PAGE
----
To me the rule Is that there is no rule or frontier. People who have something to say have now the capacity to open up a discussion with an audience. Personally, I have the conviction that there is a moment, if you want to give dimension to the discussion you need to be accompanied by talented people and professionals. I think this is the moment where our expertise arrives in the game in giving voice to the artists, to the brands, to the community. 

LBB> If you compare your role to the role of the heads of TV/heads of production/ exec producers when you first joined the industry, what do you think are the most striking or interesting changes (and what surprising things have stayed the same?) 

Yohan> The number of players is amazing now. It’s an astonishing number. 

This liberation to make and to showcase images, messages, artists should be understood as a  real chance for our generation…. 

The idea that everybody can speak up is fantastic. Unless you’re judging or insulting your contemporary fellas. Personally, I need to be touched by a powerful message 

It’s a subtle mix between sincerity and the way to spread this message. The choice of the aesthetic to translate this vision is an important decision for me. I have a feeling that you can obtain the right balance with great people, a great DOP, a great set designer, great creative minds behind you… This is what I love to build and that I fight to preserve. 

LBB> When it comes to educating producers how does your agency like to approach this? (I know we're always hearing about how much easier it is to educate or train oneself on tech etc, but what areas do you think producers can benefit from more directed or structured training?) 

Yohan> I only whisper some words that sound inspiring for me to the newcomers who demonstrate a kind of strength and desire for the mission. Producing is a personal exercise. 

You arrive with your background, your energy, your dreams and you try to put this in the discussion to orientate the ideas. But most importantly you need to appreciate things with the right distance. As a great boxer or a great photographer, the pov is essential. You have to find the exact distance in the game, the process. Your distance with your director, with your client, with the creative, with the people you hire… It takes time to find the good distance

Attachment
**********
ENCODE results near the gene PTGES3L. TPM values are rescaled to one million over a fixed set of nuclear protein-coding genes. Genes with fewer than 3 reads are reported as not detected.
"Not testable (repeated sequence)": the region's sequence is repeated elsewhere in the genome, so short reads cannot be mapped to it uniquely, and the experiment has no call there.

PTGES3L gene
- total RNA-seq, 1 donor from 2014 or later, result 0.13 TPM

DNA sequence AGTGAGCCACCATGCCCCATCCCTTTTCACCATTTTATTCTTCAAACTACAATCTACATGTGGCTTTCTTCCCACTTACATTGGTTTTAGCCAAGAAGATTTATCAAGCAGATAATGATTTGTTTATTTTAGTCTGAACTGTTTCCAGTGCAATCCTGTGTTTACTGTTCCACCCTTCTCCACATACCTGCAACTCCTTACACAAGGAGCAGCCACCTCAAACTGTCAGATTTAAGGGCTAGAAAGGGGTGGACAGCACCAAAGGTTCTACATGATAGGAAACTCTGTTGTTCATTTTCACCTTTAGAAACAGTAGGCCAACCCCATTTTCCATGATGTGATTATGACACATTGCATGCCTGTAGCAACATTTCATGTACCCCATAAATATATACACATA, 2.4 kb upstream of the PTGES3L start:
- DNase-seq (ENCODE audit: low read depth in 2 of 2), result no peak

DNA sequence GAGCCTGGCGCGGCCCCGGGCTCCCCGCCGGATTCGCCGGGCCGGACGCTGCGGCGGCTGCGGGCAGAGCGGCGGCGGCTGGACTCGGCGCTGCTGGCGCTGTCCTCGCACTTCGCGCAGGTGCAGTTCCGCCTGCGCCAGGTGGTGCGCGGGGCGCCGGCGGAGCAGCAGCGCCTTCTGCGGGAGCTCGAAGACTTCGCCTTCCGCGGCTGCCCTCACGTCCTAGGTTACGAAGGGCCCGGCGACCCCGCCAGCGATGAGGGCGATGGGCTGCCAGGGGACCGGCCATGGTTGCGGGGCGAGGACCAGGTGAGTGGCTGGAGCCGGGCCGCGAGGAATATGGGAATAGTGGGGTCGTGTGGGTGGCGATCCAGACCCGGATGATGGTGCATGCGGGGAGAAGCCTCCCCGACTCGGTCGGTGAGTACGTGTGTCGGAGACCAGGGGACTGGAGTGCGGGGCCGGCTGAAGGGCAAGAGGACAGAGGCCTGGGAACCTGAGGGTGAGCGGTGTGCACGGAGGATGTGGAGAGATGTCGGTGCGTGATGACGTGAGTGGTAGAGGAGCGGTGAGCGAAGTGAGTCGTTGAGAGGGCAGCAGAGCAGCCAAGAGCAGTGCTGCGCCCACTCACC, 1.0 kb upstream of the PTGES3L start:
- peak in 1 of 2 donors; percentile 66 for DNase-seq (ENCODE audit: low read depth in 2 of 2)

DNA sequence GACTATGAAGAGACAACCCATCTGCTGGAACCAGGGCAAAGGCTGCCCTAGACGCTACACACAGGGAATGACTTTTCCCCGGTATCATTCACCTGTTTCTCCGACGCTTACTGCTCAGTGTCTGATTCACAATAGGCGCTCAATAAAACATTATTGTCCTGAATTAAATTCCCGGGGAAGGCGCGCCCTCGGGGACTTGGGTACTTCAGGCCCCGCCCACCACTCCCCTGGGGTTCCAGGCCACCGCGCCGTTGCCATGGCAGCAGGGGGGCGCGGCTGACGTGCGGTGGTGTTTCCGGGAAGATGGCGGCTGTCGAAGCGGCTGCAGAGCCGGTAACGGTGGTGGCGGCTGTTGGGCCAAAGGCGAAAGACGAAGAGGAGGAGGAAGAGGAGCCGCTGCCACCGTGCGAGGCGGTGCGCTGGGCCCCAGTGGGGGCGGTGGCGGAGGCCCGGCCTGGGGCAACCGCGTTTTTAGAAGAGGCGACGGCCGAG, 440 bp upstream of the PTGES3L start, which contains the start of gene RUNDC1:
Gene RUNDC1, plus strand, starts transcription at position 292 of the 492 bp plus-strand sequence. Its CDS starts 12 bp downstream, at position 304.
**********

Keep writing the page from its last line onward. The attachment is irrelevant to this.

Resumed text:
LBB> It seems that there is an emphasis on speed and volume when it comes to content - but where is the space for up and coming producers to learn about (and learn to appreciate) craft? 

Yohan> When you love images it becomes a kind of addiction. You always want to be in the middle of a discussion to launch a project…. Just to be sure you didn’t miss an opportunity to create a unique piece. But it's interesting to listen to yourself sometimes  

There is an interesting voice saying you should go or not go on certain kind of topics I now listen to myself more than I did in the past (laughs) 

On the other side of the equation, what is the key to retaining expertise and helping people who have been working in production for decades to develop new skills? 

LBB> Clearly there is so much change, but what are the personality traits and skills that will always be in demand from producers? 

Yohan> The most important thing is the people. The way you create connections and take time to know the people you’re working with. In the end it’s how we trust each other to obtain better results and elevate the level of the discussion, the craft and the value of the message.